The global warming is really happening and it’s very sad. Over the past 50 years, the average global temperature has increased at the fastest rate in recorded history.

So, what is global warming?

Global warming is the gradual heating of Earth’s surface, oceans, and atmosphere.

Over the past 50 years, the average global temperature has increased faster than ever. And experts see the trend is accelerating: All but one of the 16 hottest years in NASA’s 134-year record have occurred since 2000.

Climate change deniers have argued that there has been a “pause” or a “slowdown” in rising global temperatures. But several recent studies, including a 2015 paper published in the journal Science, have disproved this claim.

How does it happen?

Life on Earth wouldn’t be possible without the warmth of the sun. The solar radiation hits the Earth and bounces back into space, but the delicate balance of gases that make up our atmosphere a small portion of it. Without this layer, Earth would simply be another frozen rock hurtling through space. Carbon dioxide (CO2) is the most important gas in this layer of insulation.

Carbon is everywhere, in plants, soil, the ocean, and even us. We release it into the atmosphere as carbon dioxide through activities such as burning fossil fuels (coal, oil, and gas) and cutting down trees. As a result, today’s atmosphere contains 42 percent more carbon dioxide than it did before the industrial era.

So, we have released so much carbon dioxide and other greenhouse gases that our planet’s atmosphere is now like a thick, heat-trapping blanket. By disrupting the atmospheric balance that keeps the climate stable, we are now seeing extreme effects around the globe. In this way, the climate changes, and it gets warmer. Extreme weather events also become more common.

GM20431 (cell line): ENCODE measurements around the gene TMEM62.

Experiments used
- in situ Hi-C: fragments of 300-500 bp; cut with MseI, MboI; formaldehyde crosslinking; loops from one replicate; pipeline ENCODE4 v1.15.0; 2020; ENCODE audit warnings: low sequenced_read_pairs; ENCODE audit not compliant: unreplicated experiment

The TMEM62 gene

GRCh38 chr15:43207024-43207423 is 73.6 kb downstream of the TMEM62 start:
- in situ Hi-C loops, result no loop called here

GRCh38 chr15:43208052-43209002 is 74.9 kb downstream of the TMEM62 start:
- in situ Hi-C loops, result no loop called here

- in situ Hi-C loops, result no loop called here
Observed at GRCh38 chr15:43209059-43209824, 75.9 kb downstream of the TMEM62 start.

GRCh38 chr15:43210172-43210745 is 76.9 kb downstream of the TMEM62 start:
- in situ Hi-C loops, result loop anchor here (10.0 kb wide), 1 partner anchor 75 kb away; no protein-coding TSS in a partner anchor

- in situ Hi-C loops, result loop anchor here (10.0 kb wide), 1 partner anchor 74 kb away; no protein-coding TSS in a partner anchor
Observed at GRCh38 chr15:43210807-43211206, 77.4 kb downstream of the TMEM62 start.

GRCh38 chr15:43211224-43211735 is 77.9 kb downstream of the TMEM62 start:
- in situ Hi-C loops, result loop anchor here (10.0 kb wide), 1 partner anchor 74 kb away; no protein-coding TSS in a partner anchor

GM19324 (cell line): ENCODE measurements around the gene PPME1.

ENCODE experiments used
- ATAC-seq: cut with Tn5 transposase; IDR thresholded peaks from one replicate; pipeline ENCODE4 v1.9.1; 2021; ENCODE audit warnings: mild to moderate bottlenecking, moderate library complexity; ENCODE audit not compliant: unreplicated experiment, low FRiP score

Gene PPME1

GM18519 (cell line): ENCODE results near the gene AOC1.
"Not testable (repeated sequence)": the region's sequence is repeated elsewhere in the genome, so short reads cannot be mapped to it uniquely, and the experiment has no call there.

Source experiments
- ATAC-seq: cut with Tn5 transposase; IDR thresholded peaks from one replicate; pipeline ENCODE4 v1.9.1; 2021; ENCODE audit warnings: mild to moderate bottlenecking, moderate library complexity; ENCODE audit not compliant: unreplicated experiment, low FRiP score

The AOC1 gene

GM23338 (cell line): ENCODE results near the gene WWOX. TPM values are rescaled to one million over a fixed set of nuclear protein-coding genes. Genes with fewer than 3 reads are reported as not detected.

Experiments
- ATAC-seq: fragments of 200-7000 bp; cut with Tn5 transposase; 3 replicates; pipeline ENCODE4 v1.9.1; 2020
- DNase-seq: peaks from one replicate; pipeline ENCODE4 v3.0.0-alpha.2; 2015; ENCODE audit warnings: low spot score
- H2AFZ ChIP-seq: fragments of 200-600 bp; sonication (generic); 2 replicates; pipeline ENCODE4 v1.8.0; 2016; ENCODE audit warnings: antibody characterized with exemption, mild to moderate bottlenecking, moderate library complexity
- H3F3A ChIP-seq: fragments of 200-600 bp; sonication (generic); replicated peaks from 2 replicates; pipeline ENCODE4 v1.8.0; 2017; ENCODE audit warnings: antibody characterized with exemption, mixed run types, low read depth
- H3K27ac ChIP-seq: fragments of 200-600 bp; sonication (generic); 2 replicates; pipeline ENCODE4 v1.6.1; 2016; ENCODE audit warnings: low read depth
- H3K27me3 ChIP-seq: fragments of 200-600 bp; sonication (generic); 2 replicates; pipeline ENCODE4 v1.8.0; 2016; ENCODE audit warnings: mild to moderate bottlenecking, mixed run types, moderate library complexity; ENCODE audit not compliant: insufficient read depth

Global warming has already begun. Since 1900, the global average temperature has risen by 0.7 degrees Celsius. Thus, the northern hemisphere is substantially warmer than at any point during the past 1,000 years.

Here are some serious effects of global warming.

1. Melting of Glaciers: The melting of glaciers will create a plenty of problems for humankind and the animals living on the earth. Due to increased global warming, the level of the sea will rise which will lead to flooding and this will, in turn, create havoc in human life. Apart from raising the sea levels, it will also endanger several species of animals and thus will hamper the balance of the ecosystem.

Areas in the Arctic are diminishing away and flowing into major oceans. Rising temperatures create a much-accelerated threat to wildlife and whole ecosystems in these regions. With glaciers melting at vast rates, a chain of events is being set into motion.

2. Climate Change: Irregular weather patterns have already started showing results. Increased precipitation in the form of rain has already been noticed in polar and sub-polar regions. More global warming will lead to more evaporation which will cause more rains. Animals and plants cannot easily adapt to increased rainfall. Plants may die and animals may migrate to other areas, which can cause entire ecosystem out of balance.

3. Droughts: While it may be flooding in Savannah, severe drought is happening elsewhere in the world. As temperatures warm, the presence of drought has increased in the western U.S. Add on top of that heat waves and no precipitation, whole forests have begun to disappear including tens of millions of trees in Colorado’s Rockies.

Large-scale evaporation will be the major cause of droughts in many places particularly Africa. Although it is reeling under the huge pressure of water crisis, increased global warming would further make the situation worse and will cause malnutrition.

4. Diseases: As the temperature becomes warmer, it can affect the health of humans and the diseases they are exposed to. With the increase in the rainfall, water-borne diseases are likely to spread like malaria. The earth will become warmer. As a result heat waves are likely to increase that can cause a major blow to the people.